The first 75 years of the transistor, celebrated by the International Electron Device Meeting (IEDM) in December last year, were very much a story of monolithic integration. The next 75 look to be about heterogenous integration that, unless something comes along that proves to be simpler and cheaper, will proceed along multiple directions.
In an invited paper, Surya Bhattacharya, director of system-in-package (SiP) at Singapore’s A*STAR Institute of Microelectronics (IME), provided a useful bestiary of the options for heterogeneous integration in what is still an increasingly complex and evolving field, outlining where they align with application needs.
“End markets today are driving application-specific power, performance, cost, and form factor optimization, which is exactly the reason why package level scaling is so, so critical. And it is wafer level heterogeneous integration that can help us achieve package level systems scaling,” he said. “With the disintegration of large SoC comes the need to reintegrate heterogeneous chiplets This requires shorter denser interconnects which is made possible economically by wafer-level heterogeneous integration. Second, the limited PCB real estate in future system demands that system integration needs to happen at the package level.
“With benefits such as chiplet reuse and better yields, wafer level heterogeneous integration has become industry’s choice for realizing advanced SiP.”
Image Applications and heterogeneous-packaging options
Bhattacharya outlined how data-center AI and high-performance computing designs are largely driving the markets for 2.5D interposer-based SiPs as well as 3DIC integration, thanks to their superior interconnect density and the ability to handle packages three times the regular reticle size to an area of 2500mm2, albeit with some drawbacks. “One of the challenges of silicon interposer is the cost of manufacturing,” Bhattacharya said.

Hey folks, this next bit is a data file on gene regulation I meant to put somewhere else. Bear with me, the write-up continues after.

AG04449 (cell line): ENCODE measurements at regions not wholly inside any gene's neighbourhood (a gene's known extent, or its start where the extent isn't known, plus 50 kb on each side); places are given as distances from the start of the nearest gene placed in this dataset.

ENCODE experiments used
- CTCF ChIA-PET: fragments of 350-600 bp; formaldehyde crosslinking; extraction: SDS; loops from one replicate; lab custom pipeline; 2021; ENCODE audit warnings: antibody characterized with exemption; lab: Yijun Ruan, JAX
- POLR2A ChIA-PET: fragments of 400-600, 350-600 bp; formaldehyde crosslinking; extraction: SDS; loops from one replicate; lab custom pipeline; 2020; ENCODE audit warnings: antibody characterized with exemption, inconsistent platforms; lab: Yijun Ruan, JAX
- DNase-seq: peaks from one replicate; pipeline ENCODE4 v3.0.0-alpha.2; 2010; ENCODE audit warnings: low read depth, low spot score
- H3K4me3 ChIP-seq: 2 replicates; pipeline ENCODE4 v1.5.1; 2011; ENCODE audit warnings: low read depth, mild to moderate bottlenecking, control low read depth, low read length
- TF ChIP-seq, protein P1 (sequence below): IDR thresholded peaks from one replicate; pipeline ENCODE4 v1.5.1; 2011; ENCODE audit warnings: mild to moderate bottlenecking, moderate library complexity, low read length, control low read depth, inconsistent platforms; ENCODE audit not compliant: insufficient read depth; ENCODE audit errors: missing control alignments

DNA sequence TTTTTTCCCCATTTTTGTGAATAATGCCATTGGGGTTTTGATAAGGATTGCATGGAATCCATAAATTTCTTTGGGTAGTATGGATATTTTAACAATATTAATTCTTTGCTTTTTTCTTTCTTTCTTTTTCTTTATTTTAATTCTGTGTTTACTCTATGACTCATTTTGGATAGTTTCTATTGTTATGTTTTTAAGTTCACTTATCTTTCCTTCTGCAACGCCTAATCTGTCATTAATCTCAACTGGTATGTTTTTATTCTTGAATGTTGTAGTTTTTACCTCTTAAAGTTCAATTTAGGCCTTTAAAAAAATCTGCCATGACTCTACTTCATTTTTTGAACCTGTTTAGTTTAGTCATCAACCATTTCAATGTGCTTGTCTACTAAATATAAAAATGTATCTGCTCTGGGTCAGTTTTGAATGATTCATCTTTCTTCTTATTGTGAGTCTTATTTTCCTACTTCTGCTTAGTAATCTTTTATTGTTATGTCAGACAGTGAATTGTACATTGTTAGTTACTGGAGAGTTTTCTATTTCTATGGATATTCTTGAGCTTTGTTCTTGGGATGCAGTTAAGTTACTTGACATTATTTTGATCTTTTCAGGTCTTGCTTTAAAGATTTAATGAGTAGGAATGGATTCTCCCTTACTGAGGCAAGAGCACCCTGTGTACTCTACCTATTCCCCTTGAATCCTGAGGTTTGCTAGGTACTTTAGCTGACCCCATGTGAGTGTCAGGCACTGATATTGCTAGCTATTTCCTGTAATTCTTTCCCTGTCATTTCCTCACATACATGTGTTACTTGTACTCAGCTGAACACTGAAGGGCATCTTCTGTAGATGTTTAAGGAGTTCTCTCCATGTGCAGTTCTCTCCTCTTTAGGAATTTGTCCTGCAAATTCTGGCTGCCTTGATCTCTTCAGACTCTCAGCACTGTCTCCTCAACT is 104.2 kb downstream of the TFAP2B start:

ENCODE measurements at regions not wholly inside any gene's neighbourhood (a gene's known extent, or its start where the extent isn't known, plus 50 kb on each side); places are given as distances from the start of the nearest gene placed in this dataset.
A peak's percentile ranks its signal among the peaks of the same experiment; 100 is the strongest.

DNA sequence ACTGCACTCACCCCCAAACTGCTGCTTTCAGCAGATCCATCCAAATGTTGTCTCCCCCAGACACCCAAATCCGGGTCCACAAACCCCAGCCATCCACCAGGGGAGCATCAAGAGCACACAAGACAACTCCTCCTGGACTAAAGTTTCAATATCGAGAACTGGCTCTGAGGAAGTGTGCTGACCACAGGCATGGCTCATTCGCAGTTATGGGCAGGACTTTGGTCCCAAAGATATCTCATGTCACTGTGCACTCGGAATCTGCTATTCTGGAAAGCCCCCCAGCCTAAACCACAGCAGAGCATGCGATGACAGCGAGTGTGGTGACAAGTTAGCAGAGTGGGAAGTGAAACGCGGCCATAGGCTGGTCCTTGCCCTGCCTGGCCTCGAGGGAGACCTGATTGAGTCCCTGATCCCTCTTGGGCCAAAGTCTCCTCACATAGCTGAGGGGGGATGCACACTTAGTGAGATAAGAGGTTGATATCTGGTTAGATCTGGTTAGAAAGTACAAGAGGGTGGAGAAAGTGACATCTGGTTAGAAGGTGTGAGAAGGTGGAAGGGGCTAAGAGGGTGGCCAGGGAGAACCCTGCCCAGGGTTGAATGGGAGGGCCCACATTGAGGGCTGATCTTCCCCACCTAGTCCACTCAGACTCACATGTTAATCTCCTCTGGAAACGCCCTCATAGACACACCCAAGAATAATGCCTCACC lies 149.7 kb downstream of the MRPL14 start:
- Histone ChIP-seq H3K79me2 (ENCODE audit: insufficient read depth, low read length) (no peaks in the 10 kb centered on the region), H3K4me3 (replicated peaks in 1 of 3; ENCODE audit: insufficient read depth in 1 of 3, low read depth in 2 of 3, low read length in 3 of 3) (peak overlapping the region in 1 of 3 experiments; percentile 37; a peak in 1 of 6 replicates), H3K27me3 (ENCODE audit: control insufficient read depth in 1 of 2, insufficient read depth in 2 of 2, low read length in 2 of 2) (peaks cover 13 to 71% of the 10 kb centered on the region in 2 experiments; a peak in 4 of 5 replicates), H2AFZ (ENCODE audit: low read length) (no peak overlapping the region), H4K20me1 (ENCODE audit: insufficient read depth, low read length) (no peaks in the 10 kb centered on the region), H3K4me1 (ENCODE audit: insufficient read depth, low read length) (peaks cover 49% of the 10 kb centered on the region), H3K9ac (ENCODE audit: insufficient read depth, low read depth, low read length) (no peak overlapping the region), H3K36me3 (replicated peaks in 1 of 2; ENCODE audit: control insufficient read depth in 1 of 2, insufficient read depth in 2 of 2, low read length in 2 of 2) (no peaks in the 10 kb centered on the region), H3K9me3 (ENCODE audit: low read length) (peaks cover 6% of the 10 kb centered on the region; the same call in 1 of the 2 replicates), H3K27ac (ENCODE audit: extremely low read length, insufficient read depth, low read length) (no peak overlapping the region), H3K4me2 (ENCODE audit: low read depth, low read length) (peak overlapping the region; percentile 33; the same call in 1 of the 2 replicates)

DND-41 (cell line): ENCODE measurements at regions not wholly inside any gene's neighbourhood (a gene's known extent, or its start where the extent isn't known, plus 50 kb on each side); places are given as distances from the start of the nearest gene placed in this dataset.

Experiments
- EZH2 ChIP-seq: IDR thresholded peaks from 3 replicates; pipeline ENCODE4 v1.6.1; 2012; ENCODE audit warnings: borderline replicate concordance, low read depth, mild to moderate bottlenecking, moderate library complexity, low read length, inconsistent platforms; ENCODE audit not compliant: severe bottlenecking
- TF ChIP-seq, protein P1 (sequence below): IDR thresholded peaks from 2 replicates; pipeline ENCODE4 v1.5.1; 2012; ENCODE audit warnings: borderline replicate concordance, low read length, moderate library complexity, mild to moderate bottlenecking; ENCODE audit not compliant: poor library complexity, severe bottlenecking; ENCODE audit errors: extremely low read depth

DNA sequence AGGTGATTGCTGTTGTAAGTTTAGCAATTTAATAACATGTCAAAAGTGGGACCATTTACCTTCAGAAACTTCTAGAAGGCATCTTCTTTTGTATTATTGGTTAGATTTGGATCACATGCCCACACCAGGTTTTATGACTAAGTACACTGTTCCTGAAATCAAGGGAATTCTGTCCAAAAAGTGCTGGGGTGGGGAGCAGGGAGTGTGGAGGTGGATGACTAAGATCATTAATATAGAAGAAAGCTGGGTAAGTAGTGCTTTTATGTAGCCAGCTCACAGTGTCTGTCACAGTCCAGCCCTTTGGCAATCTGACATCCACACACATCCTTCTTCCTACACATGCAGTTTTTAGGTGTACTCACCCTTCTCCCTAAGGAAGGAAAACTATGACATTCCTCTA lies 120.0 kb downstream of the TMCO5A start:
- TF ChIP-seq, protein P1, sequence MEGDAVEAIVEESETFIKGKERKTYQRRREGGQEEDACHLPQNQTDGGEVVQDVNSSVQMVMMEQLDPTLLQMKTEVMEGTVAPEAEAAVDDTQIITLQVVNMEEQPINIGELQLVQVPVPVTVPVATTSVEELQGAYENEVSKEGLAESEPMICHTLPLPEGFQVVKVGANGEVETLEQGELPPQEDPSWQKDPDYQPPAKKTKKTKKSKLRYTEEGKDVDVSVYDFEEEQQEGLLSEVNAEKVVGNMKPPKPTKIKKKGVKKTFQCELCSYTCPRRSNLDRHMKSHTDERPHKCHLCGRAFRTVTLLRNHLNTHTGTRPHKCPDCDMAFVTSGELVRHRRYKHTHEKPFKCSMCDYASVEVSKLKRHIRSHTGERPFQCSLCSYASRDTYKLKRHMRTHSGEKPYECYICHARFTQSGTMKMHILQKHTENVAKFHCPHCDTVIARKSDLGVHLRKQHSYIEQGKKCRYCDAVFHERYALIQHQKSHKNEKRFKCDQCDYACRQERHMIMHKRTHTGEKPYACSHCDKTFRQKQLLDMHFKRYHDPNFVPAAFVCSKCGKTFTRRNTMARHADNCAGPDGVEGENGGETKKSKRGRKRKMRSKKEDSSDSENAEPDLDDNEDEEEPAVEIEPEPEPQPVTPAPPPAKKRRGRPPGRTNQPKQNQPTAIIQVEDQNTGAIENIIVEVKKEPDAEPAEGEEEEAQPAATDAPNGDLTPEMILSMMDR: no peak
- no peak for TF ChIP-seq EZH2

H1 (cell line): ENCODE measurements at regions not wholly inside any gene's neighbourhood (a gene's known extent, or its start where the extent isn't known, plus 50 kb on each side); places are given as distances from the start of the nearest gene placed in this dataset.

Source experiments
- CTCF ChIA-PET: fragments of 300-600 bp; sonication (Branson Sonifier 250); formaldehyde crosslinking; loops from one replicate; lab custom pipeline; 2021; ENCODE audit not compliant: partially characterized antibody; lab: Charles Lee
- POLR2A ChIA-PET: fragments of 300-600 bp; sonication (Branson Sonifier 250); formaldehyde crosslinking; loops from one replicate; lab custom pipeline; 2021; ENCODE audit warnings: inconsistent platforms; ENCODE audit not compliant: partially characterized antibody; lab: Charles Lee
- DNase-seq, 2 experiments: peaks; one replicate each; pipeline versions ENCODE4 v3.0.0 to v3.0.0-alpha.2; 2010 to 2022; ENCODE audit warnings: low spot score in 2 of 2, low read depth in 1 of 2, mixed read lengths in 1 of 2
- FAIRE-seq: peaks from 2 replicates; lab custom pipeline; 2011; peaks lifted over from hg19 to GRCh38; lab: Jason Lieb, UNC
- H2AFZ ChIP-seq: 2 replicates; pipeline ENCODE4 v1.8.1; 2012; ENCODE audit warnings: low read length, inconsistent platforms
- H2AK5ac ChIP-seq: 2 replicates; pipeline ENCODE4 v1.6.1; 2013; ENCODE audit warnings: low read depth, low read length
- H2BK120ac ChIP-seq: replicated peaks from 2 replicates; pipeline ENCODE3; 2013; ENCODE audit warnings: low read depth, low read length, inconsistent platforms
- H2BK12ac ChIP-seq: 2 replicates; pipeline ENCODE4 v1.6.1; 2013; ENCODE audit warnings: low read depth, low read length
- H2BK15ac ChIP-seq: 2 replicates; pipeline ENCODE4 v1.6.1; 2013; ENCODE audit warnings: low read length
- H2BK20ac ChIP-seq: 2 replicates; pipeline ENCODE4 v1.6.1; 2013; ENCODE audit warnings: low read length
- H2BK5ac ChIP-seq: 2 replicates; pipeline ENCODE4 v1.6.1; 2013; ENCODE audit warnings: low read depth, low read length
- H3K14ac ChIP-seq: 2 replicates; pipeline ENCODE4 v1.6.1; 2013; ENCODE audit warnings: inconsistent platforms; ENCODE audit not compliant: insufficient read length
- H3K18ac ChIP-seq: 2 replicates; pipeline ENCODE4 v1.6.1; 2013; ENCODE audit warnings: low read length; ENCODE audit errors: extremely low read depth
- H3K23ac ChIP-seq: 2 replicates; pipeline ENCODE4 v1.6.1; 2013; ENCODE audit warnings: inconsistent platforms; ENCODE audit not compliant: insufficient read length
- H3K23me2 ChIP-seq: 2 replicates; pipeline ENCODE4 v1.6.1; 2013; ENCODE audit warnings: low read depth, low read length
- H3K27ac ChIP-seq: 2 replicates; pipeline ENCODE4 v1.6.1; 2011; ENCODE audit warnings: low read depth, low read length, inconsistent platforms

Like Intel and its EMIB concept, A*Star has worked on a lower-cost compromise that uses silicon bridges that will handle traces up to 8mm in length, with multilevel redistribution-layer interconnect in an organic material to carry longer-distance traces.
For 3DIC, the institute has worked on reducing the cost of applying through-silicon vias with a “one step” process that etches the holes, applies a liner and deposits copper plugs once back-to-back wafers have been fusion bonded. According to Bhattacharya, this results in a 50 per cent saving in processing cost compared to existing wafer-to-wafer (W2W) stacking techniques. The other main development is on hybrid bonding to try to improve the inter-chip interconnect density.
For smaller packages, generally up to 20mm x 20mm, the institute has worked with both mold-first and RDL-first integration flows for SiP. The decision as to which largely depends on interconnect density the team has found. The mold-first has been used by the institute to make antenna-in-package devices for RF, extending that same technology to handle co-packaged optics for network switches. The RDL-first flow on the other hand was suited to both package-on-package and bare-chiplet designs in mobile computing, IoT, simpler AI devices with a large number of parallel traces between the chiplets.
Warpage continues to be an issue and Bhattacharya said they have found that traditional models do not take into account all the effects of the process flow. “We use [dynamic mechanical analysis] to obtain viscoelastic properties for dielectric materials and mold compounds and underfill materials. We also developed a novel technique to measure the cure induced shrinkage of polymer based materials by using [thermomechanical analysis],” he claimed. “For example, wafer-level warpage needs to be controlled for 12in processing. By using viscoelastic properties that we have extracted the we can accurately predict the warpage of fan out wafer level packaged wafers and this is very useful for us to enable process integration schemes.”
But overall, Bhattacharya sees this area as the future with upfront design needing to take into account how back-end integration will work. “System concept to system design and package design to prototype capability will hold the key to market success for heterogeneous integrated products of the future,” he concluded.